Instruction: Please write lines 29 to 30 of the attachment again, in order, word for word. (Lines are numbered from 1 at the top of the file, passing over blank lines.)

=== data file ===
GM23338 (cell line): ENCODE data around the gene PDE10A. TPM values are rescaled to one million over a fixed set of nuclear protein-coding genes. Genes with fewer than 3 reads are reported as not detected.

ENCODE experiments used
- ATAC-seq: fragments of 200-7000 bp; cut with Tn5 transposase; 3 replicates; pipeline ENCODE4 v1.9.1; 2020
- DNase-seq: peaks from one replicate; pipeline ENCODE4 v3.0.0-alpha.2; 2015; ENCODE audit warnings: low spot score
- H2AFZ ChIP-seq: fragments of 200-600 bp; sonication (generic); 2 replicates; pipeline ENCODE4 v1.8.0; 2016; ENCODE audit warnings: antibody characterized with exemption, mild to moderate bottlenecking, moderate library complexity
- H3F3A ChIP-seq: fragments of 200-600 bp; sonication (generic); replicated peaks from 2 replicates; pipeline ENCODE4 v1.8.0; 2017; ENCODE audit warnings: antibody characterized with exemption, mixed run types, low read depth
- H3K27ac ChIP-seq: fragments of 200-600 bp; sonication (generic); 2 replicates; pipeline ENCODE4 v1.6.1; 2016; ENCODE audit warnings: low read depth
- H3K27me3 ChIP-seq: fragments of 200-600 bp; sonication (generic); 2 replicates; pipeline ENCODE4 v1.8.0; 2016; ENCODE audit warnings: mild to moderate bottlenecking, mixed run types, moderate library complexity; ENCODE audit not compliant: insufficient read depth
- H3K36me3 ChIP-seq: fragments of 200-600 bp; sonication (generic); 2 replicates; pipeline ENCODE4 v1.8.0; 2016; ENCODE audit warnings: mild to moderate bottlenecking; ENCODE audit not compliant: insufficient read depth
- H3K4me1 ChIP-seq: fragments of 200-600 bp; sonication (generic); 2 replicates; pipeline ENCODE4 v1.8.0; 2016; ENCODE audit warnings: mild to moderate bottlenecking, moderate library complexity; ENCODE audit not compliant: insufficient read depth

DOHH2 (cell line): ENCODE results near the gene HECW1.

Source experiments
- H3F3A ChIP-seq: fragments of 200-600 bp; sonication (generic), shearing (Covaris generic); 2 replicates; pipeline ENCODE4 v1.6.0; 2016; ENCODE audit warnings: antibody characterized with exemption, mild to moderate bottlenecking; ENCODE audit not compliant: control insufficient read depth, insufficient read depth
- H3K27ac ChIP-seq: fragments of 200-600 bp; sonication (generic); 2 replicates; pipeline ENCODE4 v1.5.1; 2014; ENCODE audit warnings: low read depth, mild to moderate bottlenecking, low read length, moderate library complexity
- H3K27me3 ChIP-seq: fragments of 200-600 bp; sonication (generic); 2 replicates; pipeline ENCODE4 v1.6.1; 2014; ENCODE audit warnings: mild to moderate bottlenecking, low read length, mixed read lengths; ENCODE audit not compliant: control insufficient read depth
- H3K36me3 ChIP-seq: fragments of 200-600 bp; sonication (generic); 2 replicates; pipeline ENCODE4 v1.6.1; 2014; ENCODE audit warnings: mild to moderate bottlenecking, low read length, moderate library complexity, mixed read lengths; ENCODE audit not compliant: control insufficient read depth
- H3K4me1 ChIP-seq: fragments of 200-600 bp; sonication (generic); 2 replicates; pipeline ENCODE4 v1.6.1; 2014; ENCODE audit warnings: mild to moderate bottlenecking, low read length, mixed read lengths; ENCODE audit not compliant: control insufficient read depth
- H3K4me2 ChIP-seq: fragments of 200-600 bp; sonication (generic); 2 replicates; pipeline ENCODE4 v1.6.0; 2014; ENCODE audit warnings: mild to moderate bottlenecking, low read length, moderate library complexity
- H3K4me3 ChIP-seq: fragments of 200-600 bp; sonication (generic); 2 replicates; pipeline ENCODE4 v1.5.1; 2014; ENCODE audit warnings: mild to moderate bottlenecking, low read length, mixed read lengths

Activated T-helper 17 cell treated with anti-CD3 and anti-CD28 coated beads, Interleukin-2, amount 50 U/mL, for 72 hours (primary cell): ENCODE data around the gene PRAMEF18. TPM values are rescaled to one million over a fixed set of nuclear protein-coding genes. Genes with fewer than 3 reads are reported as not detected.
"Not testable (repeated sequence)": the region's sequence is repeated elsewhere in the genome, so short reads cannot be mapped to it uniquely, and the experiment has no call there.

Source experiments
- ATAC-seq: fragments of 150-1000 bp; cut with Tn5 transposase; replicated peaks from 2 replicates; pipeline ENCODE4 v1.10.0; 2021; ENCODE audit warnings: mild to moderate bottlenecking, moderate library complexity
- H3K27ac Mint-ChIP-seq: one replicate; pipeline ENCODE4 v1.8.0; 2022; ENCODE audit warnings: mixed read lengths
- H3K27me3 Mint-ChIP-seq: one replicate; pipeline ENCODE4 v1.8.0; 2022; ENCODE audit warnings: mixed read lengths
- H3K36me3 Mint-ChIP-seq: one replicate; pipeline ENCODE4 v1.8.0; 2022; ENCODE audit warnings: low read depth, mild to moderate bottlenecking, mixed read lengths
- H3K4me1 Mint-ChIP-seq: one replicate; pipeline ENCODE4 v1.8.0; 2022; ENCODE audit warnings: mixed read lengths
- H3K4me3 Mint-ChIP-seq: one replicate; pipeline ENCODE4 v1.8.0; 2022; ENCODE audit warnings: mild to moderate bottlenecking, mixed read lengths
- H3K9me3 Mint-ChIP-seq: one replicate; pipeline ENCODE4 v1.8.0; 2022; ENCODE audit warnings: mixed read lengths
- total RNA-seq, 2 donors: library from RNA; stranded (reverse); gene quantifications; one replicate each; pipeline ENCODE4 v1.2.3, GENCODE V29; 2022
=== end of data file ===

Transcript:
- H3K9me3 Mint-ChIP-seq: one replicate; pipeline ENCODE4 v1.8.0; 2022; ENCODE audit warnings: mixed read lengths
- total RNA-seq, 2 donors: library from RNA; stranded (reverse); gene quantifications; one replicate each; pipeline ENCODE4 v1.2.3, GENCODE V29; 2022